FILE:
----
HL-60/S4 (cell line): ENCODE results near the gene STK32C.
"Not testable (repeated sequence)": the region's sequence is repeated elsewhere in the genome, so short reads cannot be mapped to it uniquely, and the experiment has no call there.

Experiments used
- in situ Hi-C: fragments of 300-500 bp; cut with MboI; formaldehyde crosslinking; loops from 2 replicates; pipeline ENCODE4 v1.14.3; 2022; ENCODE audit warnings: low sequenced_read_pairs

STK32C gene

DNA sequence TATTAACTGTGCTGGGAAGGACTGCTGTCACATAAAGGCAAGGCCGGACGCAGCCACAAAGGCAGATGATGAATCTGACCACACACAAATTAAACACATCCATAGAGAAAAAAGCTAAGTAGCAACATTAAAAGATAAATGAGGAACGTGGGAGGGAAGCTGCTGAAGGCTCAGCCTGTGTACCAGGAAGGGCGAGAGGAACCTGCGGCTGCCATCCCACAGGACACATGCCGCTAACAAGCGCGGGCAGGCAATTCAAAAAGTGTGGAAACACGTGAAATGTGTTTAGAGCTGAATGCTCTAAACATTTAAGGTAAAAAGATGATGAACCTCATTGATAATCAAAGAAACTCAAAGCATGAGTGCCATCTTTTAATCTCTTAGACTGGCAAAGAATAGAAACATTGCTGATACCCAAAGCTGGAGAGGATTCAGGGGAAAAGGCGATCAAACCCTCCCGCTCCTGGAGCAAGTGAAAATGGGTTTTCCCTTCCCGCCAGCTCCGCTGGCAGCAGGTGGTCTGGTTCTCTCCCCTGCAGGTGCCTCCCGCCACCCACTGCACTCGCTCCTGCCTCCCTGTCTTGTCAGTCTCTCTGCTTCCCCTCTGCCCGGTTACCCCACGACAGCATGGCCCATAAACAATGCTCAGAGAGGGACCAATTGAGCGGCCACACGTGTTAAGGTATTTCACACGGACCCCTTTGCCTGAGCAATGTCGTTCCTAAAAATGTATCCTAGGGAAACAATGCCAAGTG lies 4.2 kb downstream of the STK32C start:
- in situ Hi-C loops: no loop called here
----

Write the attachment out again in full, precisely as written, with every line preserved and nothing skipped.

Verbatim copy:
HL-60/S4 (cell line): ENCODE results near the gene STK32C.
"Not testable (repeated sequence)": the region's sequence is repeated elsewhere in the genome, so short reads cannot be mapped to it uniquely, and the experiment has no call there.

Experiments used
- in situ Hi-C: fragments of 300-500 bp; cut with MboI; formaldehyde crosslinking; loops from 2 replicates; pipeline ENCODE4 v1.14.3; 2022; ENCODE audit warnings: low sequenced_read_pairs

STK32C gene

DNA sequence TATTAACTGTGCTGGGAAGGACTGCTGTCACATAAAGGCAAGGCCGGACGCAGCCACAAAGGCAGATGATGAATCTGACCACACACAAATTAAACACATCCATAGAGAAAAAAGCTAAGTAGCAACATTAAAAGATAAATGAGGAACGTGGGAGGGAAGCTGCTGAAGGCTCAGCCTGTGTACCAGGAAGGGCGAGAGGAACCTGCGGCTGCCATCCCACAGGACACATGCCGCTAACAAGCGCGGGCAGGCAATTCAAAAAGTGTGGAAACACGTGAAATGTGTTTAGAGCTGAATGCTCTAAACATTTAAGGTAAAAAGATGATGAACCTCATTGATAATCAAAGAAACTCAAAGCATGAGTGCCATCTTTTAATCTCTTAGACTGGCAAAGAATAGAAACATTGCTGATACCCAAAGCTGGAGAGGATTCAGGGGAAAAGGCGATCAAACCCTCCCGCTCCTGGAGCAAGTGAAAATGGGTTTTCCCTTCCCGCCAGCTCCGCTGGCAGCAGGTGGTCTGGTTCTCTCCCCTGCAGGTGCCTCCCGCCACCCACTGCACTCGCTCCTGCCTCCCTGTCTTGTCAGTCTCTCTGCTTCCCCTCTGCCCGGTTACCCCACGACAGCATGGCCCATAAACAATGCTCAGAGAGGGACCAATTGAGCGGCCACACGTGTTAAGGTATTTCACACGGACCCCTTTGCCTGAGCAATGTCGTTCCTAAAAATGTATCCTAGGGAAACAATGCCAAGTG lies 4.2 kb downstream of the STK32C start:
- in situ Hi-C loops: no loop called here